|Consumer confidence gets a boost due to 'improving expectations'|
|Written by Eric Tiansay|
|Wednesday, 28 August 2013 02:14 PM EDT|
Consumer confidence moved closer to a five-and-a-half-year high this month due to growing optimism that hiring and wages could pick up in coming months, according to the Conference Board.
The private research group said its index of consumer confidence rose to 81.5 in August—just below the 82.1 reading in June, which was the highest since January 2008.
"Consumer confidence increased slightly in August, a result of improving short-term expectations," said Lynn Franco, director of economic indicators and surveys of the New York City-based Conference Board. "Consumers were moderately more upbeat about business, job and earning prospects. In fact, income expectations, which had declined sharply earlier this year with the payroll tax hike, have rebounded to their highest level in two-and-a-half years."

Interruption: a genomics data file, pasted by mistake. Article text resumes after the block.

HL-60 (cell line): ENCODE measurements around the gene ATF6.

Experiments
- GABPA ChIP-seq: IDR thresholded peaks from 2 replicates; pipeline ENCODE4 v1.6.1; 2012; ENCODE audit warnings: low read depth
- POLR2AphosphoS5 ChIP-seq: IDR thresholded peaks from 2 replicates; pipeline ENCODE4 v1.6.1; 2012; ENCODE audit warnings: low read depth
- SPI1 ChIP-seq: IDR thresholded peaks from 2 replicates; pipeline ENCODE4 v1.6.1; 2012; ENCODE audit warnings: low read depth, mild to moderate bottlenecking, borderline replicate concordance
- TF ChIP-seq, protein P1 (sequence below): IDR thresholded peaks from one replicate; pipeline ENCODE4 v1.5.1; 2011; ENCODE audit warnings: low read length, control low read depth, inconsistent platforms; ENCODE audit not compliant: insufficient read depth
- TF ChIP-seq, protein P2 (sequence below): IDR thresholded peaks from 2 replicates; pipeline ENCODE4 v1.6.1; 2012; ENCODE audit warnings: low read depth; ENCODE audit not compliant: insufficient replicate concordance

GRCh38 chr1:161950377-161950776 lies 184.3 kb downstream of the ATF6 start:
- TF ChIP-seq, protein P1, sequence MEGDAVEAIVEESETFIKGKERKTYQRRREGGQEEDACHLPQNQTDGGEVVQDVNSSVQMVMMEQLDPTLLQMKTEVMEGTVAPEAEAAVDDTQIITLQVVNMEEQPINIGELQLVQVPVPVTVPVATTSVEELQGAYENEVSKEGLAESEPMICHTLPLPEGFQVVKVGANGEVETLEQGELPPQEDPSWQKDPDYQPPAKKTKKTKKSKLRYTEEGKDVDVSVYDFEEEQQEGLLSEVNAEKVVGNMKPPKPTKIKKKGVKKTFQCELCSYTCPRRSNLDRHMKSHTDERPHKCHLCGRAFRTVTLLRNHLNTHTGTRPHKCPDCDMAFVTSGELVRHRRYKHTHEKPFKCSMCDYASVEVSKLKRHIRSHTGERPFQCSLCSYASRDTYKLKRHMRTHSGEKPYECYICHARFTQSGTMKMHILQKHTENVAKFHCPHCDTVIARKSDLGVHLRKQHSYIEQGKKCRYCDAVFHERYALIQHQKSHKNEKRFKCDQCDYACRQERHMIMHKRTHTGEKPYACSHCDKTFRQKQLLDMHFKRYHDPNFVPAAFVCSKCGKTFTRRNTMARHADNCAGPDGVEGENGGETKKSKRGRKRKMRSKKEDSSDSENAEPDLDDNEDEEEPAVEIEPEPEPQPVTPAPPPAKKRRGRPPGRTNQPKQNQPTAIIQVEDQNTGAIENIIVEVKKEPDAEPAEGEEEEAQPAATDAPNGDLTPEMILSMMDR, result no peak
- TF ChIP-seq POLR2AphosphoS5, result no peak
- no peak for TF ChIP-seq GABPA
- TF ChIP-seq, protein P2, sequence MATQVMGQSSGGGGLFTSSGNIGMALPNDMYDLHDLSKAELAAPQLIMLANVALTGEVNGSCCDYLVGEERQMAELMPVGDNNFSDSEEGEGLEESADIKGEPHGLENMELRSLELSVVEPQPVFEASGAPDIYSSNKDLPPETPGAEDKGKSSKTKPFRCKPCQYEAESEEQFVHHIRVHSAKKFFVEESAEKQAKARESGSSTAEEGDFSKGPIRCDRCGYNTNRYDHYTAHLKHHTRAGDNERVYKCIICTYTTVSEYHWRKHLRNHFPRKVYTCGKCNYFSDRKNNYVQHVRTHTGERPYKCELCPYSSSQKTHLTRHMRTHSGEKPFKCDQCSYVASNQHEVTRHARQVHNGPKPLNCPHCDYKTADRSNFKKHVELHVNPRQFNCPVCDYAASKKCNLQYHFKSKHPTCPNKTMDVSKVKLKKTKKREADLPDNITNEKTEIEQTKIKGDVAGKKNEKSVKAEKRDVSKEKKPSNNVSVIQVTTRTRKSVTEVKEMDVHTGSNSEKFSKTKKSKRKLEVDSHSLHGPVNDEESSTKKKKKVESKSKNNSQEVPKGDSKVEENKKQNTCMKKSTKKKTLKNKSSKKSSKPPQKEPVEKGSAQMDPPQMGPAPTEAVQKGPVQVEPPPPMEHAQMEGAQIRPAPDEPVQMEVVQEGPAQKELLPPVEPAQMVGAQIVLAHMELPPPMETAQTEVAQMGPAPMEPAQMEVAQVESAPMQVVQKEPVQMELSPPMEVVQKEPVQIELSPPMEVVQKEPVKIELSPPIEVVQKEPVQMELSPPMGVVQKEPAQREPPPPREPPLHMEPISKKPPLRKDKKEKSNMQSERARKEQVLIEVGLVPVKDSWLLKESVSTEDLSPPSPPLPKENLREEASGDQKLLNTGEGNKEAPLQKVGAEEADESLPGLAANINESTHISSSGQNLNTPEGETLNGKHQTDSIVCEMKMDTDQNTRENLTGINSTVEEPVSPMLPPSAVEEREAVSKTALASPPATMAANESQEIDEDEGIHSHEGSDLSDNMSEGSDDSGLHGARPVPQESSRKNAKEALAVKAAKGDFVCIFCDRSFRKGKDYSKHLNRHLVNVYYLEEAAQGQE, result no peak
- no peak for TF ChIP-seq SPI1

Although consumers were more confident about the future, their assessment of the current economy dipped slightly in August.
"Consumer sentiment is holding steady, supported by advances in stocks, solid job creation and a broad-based recovery in the housing market," said Jim Baird, chief investment officer at Plante Moran Financial Advisors, Associated Press (AP) reported.
Consumers' confidence in the economy is monitored closely because their spending accounts for about 70% of U.S. economic activity. After hitting bottom at 25.3 during the Great Recession in February 2009, the index has bounced back, but it has yet to reach a 90 reading, which signals a healthy economy.
The economy has created an average of 192,000 jobs a month this year, slightly ahead of last year's pace, while the unemployment rate fell last month to a four-and-a-half-year low of 7.4%, AP reported.